Multiple Public Hostnames Behind pfSense

I’m either asking the wrong question or I’m missing something blindingly obvious. cc. @LTS_Tom

I’ve asked multiple questions on the Netgate forums;

  1. How to Configure pfSense to Allow HTTPS Traffic through to Virtual Machine behind HA Proxy to Handle SSL? | Netgate Forum (primary)

  2. How to Delete a Let's Encrypt / ACME Certificate from pfSense? | Netgate Forum (noticed)

Kind of feels like the only option is to purchase multiple public IPs from ISP. But at the same time feels like a sledge hammer to crack a nut.

Feels like I am missing something obvious here as it feels that this should be relatively easy to configure, yet I’m struggling.

I’ve watched this multiple times and also tried various other combinations/permutations yet still can’t get things to load correctly How To Setup ACME, Let's Encrypt, and HAProxy HTTPS offloading on pfsense - YouTube (again, thanks for the YouTube videos, they are extremely valuable, keep up the good work!)

Ultimately what I’m aiming to achieve is an extremely basic setup in my mind;

So that any traffic inbound to, or - on any port - would send traffic through to the virtual machine behind this.

Seems that pfSense + HA Proxy is not quite as simple as it should be to achieve this. Am I missing something, or do I need to approach this in a different way?

The main use case is hosting publicly accessible services, opposed to private services accessed locally on business networks etc.

I really do feel like I’m missing something obvious in my understanding here as I’ve not managed to find a suitable answer - hence asking here.


The firewall needs some way to distinguish the intended target system. So you can either use different public IP addresses, different ports (which you don’t want to), or different URLs (and then have HAProxy do the routing, although that would again not work for arbitrary ports).

If you want to do the routing solely based on hostname, I don’t see how this could be done other than indeed getting a second IP address and have the DNS set up accordingly.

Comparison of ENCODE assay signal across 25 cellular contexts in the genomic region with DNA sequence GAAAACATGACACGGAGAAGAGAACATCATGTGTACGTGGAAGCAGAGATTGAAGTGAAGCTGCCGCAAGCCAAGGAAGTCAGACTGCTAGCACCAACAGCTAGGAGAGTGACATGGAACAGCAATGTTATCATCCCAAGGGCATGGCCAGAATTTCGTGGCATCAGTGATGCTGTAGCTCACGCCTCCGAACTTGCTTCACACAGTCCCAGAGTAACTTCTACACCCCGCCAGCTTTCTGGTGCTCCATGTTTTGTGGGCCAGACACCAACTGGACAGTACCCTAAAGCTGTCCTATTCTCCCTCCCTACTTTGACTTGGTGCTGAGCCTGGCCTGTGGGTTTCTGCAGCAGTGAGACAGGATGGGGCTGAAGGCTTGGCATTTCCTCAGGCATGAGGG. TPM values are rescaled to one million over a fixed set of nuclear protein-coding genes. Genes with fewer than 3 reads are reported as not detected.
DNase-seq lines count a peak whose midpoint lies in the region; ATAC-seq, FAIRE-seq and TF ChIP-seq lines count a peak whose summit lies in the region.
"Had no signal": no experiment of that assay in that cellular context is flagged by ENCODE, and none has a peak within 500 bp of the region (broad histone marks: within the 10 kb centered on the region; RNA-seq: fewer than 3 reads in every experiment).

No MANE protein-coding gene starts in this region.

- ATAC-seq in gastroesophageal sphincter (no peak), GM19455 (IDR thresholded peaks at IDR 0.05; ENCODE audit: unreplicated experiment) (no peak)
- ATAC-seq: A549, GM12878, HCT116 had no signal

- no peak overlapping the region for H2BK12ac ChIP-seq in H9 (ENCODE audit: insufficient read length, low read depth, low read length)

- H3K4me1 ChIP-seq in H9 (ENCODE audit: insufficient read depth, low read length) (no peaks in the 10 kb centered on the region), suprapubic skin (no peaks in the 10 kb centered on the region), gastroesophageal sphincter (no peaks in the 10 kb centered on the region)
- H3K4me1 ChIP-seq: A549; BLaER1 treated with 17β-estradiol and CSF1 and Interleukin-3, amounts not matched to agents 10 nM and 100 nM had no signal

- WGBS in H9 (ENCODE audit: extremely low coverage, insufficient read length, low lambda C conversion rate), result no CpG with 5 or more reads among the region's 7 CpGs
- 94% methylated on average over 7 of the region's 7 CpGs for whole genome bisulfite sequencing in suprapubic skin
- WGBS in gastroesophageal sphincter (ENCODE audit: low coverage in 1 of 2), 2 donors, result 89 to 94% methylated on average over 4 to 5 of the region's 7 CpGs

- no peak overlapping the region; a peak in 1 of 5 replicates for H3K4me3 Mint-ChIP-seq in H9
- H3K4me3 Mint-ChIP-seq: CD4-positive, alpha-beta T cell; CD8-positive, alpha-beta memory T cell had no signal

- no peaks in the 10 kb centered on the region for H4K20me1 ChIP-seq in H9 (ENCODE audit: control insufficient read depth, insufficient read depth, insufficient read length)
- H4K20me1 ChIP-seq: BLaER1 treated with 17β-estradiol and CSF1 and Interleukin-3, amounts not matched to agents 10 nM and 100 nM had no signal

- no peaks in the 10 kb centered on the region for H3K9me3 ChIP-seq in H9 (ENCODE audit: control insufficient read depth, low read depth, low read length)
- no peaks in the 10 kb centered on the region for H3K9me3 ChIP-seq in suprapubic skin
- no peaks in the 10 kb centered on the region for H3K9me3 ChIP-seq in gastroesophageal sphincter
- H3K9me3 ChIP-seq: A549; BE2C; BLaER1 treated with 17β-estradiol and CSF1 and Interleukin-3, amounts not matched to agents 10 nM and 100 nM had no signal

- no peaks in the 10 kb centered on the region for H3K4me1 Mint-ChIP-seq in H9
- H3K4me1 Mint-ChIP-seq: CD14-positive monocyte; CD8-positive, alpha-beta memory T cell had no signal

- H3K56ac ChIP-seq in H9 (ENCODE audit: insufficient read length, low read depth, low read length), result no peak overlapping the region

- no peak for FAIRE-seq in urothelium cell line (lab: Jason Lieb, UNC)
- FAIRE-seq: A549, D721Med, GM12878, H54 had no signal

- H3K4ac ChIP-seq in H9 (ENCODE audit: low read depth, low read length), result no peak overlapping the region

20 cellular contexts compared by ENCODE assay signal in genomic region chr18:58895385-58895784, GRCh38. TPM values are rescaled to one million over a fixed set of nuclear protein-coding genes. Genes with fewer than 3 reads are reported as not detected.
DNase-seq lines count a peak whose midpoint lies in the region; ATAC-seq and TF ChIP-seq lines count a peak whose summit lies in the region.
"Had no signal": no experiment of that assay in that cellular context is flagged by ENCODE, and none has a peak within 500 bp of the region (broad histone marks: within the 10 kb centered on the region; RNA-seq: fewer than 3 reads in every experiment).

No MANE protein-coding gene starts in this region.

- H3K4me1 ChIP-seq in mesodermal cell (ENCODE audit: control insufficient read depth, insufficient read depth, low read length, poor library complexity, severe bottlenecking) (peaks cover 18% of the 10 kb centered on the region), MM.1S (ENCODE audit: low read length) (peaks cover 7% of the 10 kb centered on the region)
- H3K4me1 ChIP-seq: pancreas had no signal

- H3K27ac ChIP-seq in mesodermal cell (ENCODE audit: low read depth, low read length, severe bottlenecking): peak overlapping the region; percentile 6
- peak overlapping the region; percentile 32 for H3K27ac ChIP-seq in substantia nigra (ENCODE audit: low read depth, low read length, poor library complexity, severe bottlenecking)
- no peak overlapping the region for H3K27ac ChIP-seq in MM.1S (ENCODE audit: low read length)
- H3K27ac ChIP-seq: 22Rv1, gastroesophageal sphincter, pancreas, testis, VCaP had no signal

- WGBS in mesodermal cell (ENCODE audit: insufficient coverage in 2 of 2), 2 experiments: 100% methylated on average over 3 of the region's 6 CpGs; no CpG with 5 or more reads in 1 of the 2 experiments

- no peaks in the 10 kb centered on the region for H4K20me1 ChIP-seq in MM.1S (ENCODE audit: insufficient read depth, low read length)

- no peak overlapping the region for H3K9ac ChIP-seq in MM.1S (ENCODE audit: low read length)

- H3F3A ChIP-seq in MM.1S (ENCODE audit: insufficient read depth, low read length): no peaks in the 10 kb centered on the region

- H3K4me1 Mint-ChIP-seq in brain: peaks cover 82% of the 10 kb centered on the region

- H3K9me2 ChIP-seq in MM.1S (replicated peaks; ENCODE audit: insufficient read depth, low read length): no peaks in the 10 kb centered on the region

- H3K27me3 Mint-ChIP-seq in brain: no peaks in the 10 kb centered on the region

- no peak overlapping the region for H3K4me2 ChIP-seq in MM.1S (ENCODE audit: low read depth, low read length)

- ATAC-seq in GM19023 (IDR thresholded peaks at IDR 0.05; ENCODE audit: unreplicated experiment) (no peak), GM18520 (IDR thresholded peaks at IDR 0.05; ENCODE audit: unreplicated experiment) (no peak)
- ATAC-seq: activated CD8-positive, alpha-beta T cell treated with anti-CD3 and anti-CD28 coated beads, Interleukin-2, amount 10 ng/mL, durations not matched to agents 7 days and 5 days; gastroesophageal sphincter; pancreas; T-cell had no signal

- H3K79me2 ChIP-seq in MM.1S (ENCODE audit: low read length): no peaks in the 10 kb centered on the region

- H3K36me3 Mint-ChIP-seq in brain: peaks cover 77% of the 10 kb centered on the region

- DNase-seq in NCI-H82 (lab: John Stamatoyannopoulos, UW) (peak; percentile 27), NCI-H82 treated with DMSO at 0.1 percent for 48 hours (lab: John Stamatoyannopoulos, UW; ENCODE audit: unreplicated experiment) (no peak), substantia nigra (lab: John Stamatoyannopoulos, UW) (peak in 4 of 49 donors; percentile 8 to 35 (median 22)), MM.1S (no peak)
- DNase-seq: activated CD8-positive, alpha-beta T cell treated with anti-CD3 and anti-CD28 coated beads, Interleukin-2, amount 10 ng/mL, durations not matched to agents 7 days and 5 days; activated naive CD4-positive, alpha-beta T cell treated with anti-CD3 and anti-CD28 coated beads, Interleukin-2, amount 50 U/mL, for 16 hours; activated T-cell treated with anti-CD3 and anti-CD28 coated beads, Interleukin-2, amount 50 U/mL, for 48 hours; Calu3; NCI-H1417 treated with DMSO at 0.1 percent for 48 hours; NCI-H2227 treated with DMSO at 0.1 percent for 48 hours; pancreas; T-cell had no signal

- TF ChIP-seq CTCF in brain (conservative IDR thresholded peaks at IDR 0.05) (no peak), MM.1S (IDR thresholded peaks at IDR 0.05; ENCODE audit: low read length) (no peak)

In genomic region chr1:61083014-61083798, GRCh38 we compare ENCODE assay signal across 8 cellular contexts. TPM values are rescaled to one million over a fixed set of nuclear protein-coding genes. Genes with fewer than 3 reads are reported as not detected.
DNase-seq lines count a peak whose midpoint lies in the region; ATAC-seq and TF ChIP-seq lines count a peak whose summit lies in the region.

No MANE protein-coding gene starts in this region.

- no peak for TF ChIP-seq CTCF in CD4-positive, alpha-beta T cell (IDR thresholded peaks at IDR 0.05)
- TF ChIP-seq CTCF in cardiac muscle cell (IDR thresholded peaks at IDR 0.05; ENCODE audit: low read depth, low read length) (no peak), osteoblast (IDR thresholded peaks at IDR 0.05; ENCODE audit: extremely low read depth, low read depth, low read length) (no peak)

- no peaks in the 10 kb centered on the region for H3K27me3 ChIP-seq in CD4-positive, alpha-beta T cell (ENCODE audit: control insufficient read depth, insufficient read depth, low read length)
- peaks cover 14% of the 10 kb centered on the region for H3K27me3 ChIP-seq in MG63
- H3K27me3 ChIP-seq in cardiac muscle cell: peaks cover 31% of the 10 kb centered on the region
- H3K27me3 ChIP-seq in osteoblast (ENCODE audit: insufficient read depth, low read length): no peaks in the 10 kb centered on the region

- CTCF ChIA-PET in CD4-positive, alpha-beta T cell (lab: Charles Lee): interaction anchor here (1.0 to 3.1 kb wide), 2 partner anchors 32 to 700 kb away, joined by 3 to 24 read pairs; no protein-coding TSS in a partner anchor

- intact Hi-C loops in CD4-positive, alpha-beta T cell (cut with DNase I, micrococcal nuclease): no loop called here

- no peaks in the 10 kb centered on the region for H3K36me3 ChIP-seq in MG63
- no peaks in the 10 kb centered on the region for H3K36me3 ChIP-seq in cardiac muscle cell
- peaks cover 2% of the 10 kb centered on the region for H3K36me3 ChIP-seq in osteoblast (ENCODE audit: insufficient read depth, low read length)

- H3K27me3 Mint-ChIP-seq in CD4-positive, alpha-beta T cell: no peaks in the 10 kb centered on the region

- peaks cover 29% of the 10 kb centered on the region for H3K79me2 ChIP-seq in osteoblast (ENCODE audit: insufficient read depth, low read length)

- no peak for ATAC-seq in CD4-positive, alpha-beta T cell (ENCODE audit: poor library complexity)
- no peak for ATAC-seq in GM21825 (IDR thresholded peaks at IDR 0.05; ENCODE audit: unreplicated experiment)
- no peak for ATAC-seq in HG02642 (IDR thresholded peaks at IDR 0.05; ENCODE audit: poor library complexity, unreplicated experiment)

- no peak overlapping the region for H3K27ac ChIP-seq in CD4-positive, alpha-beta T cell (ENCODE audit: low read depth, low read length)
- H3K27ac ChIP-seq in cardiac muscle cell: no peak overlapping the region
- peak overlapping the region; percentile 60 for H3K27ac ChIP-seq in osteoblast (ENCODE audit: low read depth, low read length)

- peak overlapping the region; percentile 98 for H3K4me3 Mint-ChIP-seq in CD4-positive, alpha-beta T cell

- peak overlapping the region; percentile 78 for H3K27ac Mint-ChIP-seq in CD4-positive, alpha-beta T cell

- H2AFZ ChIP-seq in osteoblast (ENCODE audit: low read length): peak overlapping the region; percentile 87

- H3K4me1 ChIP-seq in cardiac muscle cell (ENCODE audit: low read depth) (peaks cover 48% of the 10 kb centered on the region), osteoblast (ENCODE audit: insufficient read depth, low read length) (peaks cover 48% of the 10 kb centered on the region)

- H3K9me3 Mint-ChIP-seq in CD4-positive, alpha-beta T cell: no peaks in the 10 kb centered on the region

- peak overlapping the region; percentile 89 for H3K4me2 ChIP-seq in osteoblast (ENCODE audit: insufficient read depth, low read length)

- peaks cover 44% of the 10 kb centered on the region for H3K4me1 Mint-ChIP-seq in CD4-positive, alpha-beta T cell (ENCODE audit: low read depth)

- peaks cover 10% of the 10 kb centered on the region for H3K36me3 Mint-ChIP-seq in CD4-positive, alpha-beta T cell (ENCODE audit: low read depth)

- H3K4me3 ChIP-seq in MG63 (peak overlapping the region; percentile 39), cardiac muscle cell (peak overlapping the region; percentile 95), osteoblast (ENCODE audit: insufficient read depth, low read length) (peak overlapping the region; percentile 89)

Thanks @chris - I thought I was going mad, but it sounds like I’m just trying to achieve something that is not possible. I’ll get some additional public IPs ordered and have a play, it sounds like this is the missing piece of the puzzle I’ve been looking for.

It’s been on my to-do list for a while to get some as I had a sneaky feeling that things would be easier with them. Turns out it’s essential though.

Some background on why this doesn’t work:

Packets are routed between networks at the appropriately named internet layer (or layer 3 / network layer in the OSI model). This layer adds the IP header, which contains the source and destination IP addresses of the packet.
The transport layer (or layer 4 in the OSI model) on which UDP and TCP live, adds these protocols’ respective headers, which contain the source and destination ports.
DNS is an application layer protocol (layer 7 in the OSI model).

The domain name cannot be contained in the network and transport layers, there simply is no header field for it. So if you wanted to propagate that information from a client to a server, it would have to be in an application layer header. This is what HTTP does with the Host header, for example. So for a machine to make decisions based on the domain name, it would need to decode the application layer headers. But this requires two things:

a) The machine needs to understand the application layer protocol. For example, reverse proxies understand HTTP and thus can make decisions based on the domain name.

b) On the sender side, the domain name would have to be inserted at the application layer in the first place.

But even if both of these conditions were met, you would still need a “proxy” for every single combination of internet layer protocol, transport layer protocol and application layer protocol on your router. This is simply infeasible.

Btw., these “proxies” do exist on the internet and transport layer. This is what NAT/PAT is. This works well because there is only 1 internet layer protocol (the Internet Protocol / IP) and 2 transport layer protocols (TCP and UDP) which are in widespread use, for a total of 2 possible combinations. Compare this to the literal thousands of application layer protocols.


Thanks @paolo That is really helpful context.

As I come from an application layer 7 background, I expect a lot of things to work at lower layers, so it’s a bit confusing at times when things don’t work as I expect them as I expect things to do more than they are designed to do.

Time to play with some additional public IPs in the next week or two once they come through. I’ve found this a surprisingly complex thing to purchase in the UK, it’s odd. ISPs are a pain to work with and have silly policies in place for what they will / won’t provide based on residential / business packages they have arbitrarily created. It’s all just a bunch of settings to toggle, seems overly complex purchasing process, where I would expect to see some kind of self-service in the ISP portal.

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Thought I’d follow up on this thread for closure.

Well, this is 1000x easier to get things working when there are multiple external IPs available to play with when you need VMs to be publicly accessible. Few clicks. Job done.

Initial testing complete and working (these links only work when the home lab is turned on…)

All setup so that all the brains is at the VM level so the pfSense firewall can just do what it does best, routing traffic to where it needs to be without worrying about the application layer complexities. SSL being managed at the VM level with Let’s Encrypt.

Alright… I am reading these answers on this post and I am pretty sure you can accomplish what you are looking for.